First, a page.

Minton v. Steakley , 466 S.W.2d 441 ( 1971 )

  • 466 S.W.2d 441 (1971)

    Keith MINTON and Betty Minton, his wife, Plaintiffs-Appellants,
    Ralph STEAKLEY and Vada Steakley, his wife, Defendants-Respondents.

    No. 9019.

    Springfield Court of Appeals, Missouri.

    April 5, 1971.
    Motion for Rehearing or for Transfer Denied April 23, 1971.

    Clarence A. Powell, Powell, Ringer & Baker, Dexter, for plaintiffs-appellants.

    No appearance, for defendants-respondents.

    Motion for Rehearing or for Transfer to Supreme Court Denied April 23, 1971.

    HOGAN, Judge.

    Alleging that they had an irrevocable right to drain their land through a ditch located on defendants' land, and that defendants had interfered with that right, plaintiffs brought this action for a mandatory injunction. The trial court denied relief, and the plaintiffs have appealed.

    The land involved lies in the southwest corner of Stoddard County. It is included in a large drainage district which, from the exhibits, appears to drain an area approximately equal to two Congressional Townships generally south and west into the St. Francis River. Plaintiffs are the owners of a 223-acre tract located in the south half of the district. Defendants own a half section lying immediately south of plaintiffs' land. These two tracts are separated by a public road which runs east and west along the half section line. South of *442 defendants' land is a 320-acre tract owned by Mr. and Mrs. William Artis. The ditch which is the subject of controversy begins a little over a quarter of a mile west of the east boundary line of plaintiffs' property— "more or less in the center of [plaintiffs'] farm"—and runs south across the public road, across the defendants' land and the Artis tract, to the district's lateral ditch which runs generally east and west across the Artis property. This "north and south" ditch—the one in controversy—was described in various ways. Plaintiff Keith Minton stated that it was "* * * probably six to eight foot wide" and "* * * two and a half to three and a half" feet deep. Another witness described it as "a small ditch there, growed up with grass and weeds and stuff." Still another witness described it as "just a field ditch, small ditch." Plaintiffs' evidence was that it drained all but 65 acres of their land.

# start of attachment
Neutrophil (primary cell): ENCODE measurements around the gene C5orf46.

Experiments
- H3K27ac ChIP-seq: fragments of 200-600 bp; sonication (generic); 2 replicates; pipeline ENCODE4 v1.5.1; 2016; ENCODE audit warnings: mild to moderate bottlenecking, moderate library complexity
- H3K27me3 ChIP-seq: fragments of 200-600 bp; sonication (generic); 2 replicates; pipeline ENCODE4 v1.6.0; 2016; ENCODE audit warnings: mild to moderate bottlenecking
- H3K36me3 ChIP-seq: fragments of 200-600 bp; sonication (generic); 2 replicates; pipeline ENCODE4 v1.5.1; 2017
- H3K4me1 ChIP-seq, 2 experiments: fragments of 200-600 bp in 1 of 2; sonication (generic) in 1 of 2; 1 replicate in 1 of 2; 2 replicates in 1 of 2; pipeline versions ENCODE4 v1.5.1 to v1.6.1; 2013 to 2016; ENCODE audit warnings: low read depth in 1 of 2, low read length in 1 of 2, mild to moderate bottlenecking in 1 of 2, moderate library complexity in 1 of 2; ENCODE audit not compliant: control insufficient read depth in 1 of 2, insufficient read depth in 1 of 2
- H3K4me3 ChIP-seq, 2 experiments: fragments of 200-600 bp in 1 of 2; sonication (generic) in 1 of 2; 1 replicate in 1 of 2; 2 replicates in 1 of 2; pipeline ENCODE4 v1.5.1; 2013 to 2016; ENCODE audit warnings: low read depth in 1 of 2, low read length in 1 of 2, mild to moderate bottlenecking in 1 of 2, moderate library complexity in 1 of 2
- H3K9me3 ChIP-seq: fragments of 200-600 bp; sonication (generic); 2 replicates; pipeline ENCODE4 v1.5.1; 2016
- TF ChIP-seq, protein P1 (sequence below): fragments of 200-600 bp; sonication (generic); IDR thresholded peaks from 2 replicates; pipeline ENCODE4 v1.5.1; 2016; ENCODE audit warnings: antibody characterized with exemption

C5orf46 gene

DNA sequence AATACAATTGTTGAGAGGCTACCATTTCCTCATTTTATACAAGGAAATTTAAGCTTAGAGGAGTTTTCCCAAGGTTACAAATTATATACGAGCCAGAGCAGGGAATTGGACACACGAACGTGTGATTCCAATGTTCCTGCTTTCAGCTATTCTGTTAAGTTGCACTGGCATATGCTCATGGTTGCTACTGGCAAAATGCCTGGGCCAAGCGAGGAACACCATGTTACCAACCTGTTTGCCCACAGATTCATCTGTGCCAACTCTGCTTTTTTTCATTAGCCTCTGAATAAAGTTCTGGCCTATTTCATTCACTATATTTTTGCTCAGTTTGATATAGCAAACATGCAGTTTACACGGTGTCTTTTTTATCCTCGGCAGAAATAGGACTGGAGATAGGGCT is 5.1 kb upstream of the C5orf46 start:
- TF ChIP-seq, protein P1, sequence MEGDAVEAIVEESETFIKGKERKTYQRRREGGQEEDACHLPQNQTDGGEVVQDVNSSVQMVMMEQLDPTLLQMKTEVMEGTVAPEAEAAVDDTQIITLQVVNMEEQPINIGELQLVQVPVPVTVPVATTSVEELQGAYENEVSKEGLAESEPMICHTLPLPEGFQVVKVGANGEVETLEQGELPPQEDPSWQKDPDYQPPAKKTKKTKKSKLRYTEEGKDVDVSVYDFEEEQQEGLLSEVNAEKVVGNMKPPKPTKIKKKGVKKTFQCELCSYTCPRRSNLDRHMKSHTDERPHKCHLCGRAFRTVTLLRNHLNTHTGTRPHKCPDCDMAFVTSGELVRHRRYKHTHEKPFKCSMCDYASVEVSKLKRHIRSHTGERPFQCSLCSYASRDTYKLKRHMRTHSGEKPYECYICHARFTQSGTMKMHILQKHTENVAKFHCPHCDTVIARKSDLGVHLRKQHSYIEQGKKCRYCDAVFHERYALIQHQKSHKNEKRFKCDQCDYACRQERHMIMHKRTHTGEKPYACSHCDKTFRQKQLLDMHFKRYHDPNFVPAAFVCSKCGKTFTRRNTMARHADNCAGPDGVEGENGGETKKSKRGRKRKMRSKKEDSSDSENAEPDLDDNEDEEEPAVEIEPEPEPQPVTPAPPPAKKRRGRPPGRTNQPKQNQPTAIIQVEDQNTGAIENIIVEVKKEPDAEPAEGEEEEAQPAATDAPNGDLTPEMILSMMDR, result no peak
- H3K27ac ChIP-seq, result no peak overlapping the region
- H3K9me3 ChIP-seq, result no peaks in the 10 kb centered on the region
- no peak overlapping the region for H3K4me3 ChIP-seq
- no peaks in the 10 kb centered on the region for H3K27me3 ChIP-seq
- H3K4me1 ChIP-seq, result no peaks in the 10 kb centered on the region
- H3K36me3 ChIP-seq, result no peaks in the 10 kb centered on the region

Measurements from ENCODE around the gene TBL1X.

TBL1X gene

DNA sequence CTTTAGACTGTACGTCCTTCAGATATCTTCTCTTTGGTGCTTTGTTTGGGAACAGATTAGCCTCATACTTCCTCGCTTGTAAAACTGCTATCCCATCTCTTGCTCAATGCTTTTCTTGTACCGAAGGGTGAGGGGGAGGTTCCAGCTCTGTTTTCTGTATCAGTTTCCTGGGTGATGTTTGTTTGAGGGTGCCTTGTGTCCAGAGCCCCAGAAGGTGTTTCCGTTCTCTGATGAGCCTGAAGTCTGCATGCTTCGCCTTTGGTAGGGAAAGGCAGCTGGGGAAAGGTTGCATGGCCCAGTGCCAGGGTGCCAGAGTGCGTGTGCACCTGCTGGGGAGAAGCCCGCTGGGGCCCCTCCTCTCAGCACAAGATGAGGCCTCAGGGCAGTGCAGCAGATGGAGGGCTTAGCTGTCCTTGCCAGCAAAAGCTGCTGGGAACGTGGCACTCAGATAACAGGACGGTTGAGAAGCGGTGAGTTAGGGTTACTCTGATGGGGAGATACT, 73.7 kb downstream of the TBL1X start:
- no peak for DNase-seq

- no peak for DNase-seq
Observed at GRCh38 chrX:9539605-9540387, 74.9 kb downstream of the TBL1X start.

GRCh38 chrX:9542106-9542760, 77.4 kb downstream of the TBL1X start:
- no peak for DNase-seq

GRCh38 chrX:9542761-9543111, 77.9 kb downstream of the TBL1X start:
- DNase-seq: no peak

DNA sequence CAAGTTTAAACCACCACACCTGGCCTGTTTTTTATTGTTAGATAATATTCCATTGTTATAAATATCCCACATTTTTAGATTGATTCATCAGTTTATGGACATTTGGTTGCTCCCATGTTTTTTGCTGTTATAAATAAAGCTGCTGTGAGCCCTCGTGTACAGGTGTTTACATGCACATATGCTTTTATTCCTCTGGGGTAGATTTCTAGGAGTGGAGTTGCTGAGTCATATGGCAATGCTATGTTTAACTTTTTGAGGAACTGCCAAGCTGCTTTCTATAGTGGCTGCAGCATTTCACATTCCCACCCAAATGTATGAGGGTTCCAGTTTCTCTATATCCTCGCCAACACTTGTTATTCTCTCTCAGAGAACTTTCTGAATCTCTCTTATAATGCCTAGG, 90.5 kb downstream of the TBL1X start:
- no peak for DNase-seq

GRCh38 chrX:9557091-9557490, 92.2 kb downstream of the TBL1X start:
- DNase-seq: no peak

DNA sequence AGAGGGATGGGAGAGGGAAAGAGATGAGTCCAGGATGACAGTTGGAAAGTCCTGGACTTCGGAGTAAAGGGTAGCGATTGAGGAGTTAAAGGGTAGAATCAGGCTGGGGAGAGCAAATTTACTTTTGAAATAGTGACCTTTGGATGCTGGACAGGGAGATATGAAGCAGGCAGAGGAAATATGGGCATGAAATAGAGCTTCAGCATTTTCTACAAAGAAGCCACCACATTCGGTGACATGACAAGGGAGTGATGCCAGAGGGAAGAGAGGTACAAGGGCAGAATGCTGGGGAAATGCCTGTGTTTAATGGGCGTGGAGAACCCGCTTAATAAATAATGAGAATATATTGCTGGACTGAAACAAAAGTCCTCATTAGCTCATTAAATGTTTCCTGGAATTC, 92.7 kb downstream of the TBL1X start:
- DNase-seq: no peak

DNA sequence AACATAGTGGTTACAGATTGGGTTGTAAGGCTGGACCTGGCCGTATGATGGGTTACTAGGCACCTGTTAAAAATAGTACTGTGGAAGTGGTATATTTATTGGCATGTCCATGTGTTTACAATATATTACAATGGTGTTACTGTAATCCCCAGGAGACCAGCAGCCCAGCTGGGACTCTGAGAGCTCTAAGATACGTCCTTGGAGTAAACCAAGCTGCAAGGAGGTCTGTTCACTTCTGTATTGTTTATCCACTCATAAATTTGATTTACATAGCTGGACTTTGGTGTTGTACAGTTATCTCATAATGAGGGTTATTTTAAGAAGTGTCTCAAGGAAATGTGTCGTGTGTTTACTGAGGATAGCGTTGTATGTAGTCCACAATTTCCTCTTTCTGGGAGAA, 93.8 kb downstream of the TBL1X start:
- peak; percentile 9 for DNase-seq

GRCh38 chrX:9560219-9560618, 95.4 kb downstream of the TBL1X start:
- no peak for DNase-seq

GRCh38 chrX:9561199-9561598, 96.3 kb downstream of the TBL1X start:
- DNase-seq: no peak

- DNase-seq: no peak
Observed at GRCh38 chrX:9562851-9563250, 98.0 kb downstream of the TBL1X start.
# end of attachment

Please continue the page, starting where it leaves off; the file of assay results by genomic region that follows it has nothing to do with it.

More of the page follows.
In support of plaintiffs' contention that they had a drainage easement across defendants' land, plaintiff Keith Minton testified that he had lived in the community for 46 years, and "[t]he north and south ditch [had] been there all [his] life." Mr. Minton's recollection was that the ditch had been worked on by the W.P.A., "whatever year that was." The W.P.A. had "come up through there and dug it by hand," and later had run a dragline through the district's lateral and up the north and south ditch "* * * to help drain the [public] road." In 1958, Mr. Minton had made a "pooling agreement" with the man who then owned the Steakley property, and they shared the expense of cleaning out the ditch down to the district's lateral. Again in 1968, the ditch was cleaned out and inferably made wider and deeper by agreement between Mr. Minton and Mr. Steakley. The defendants had some countervailing evidence, but Mr. Steakley admitted that he had "* * * signed up [for an] A. G. payment [and] paid a hundred dollars out of [his] own pocket" to have the north and south ditch cleaned out in 1968. Without reciting all the evidence in detail, we can say it is a fair inference that for many years the north and south ditch had been used to drain the Minton property across the lower tracts, and that the lower proprietors and their predecessors in title had knowledge of the use of the ditch for that purpose.

    As noted, the plaintiffs' property is separated from that of the defendants by a public road which runs east and west along the south boundary of plaintiffs' tract. The north and south ditch crosses this road. For many years, there was a wooden bridge across the north and south ditch where it crosses the road, but about four years before the trial this bridge was replaced with a 30-inch metal drainpipe. There are road ditches on both sides of the road, described as being "six to eight foot" wide, and both these ditches drain into the north and south ditch. The source of drainage into these road ditches is not entirely clear, but it would appear that most of the water comes from the Minton tract.